I'm not sure why, but they have a strange appeal to me
I should really do a longer research on this phenomenon.
But for now, here's my first tip:
Bruce Mau and his manifesto for growth from the late 80ies.
It's kind of helpful for the creative process, sometimes, espiacially if you're confused and don't know where to start (anywhere, of course:).
It's kind of long, I paste here just a few lines...
1. Allow events to change you.
You have to be willing to grow. Growth is different from something that happens to you. You produce it. You live it. The prerequisites for growth: the openness to experience events and the willingness to be changed by them.
2. Forget about good.
Good is a known quantity. Good is what we all agree on. Growth is not necessarily good. Growth is an exploration of unlit recesses that may or may not yield to our research. As long as you stick to good you'll never have real growth.
4. Love your experiments (as you would an ugly child).
Joy is the engine of growth. Exploit the liberty in casting your work as beautiful experiments, iterations, attempts, trials, and errors. Take the long view and allow yourself the fun of failure every day.
6. Capture accidents.
The wrong answer is the right answer in search of a different question. Collect wrong answers as part of the process. Ask different questions.
Allow yourself to wander aimlessly. Explore adjacencies. Lack judgment. Postpone criticism.
9. Begin anywhere.
John Cage tells us that not knowing where to begin is a common form of paralysis. His advice: begin anywhere.
13. Slow down.
Desynchronize from standard time frames and surprising opportunities may present themselves.
14. Don’t be cool.
Cool is conservative fear dressed in black. Free yourself from limits of this sort.
The space between people working together is filled with conflict, friction, strife, exhilaration, delight, and vast creative potential.
18. Stay up late.
Strange things happen when you’ve gone too far, been up too long, worked too hard, and you're separated from the rest of the world.
21. Repeat yourself.
If you like it, do it again. If you don’t like it, do it again.
22. Make your own tools.
Hybridize your tools in order to build unique things. Even simple tools that are your own can yield entirely new avenues of exploration. Remember, tools amplify our capacities, so even a small tool can make a big difference.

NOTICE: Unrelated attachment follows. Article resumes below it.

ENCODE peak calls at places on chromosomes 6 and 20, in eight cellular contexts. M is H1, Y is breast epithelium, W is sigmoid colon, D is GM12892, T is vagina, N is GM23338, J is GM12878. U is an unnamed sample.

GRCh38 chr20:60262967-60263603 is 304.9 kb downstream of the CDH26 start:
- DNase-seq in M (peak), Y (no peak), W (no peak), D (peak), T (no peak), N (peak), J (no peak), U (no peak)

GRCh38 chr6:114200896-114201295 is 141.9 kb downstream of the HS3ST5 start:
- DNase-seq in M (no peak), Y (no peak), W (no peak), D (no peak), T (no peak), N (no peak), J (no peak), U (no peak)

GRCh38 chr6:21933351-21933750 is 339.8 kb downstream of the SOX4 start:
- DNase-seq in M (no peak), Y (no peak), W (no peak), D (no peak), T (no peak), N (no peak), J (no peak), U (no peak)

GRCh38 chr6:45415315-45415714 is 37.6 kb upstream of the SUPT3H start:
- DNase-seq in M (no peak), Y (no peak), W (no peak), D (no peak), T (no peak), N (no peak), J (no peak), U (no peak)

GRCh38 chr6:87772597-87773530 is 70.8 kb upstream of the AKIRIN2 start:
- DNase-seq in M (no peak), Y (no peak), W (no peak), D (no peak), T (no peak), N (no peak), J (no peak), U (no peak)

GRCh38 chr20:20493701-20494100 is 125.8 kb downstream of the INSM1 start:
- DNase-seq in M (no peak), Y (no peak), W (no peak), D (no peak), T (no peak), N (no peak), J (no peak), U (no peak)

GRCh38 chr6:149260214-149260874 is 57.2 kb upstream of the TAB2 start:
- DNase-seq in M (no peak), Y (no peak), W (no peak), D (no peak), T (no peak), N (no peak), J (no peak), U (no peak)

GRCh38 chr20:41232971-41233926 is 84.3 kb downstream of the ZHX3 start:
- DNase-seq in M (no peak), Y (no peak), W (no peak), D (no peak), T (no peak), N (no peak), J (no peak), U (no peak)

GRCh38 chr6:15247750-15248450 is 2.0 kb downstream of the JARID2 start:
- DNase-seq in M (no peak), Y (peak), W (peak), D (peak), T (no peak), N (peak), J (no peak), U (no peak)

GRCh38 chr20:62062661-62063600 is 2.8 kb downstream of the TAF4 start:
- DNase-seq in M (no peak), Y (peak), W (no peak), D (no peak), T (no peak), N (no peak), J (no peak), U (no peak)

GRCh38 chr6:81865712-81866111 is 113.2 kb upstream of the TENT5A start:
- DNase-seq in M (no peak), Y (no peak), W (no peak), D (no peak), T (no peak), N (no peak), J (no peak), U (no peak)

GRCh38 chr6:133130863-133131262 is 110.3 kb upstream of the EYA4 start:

23. Stand on someone’s shoulders.
You can travel farther carried on the accomplishments of those who came before you. And the view is so much better.
24. Avoid software.
The problem with software is that everyone has it.
27. Read only left-hand pages.
Marshall McLuhan did this. By decreasing the amount of information, we leave room for what he called our "noodle."
34. Make mistakes faster.
This isn’t my idea – I borrowed it. I think it belongs to Andy Grove
Don’t be shy about it. Try to get as close as you can. You'll never get all the way, and the separation might be truly remarkable. We have only to look to Richard Hamilton and his version of Marcel Duchamp’s large glass to see how rich, discredited, and underused imitation is as a technique.
39. Coffee breaks, cab rides, green rooms.
Real growth often happens outside of where we intend it to, in the interstitial spaces – what Dr. Seuss calls "the waiting place." Hans Ulrich Obrist once organized a science and art conference with all of the infrastructure of a conference – the parties, chats, lunches, airport arrivals – but with no actual conference. Apparently it was hugely successful and spawned many ongoing collaborations.
Growth is only possible as a product of history. Without memory, innovation is merely novelty. History gives growth a direction. But a memory is never perfect. Every memory is a degraded or composite image of a previous moment or event. That’s what makes us aware of its quality as a past and not a present. It means that every memory is new, a partial construct different from its source, and, as such, a potential for growth itself.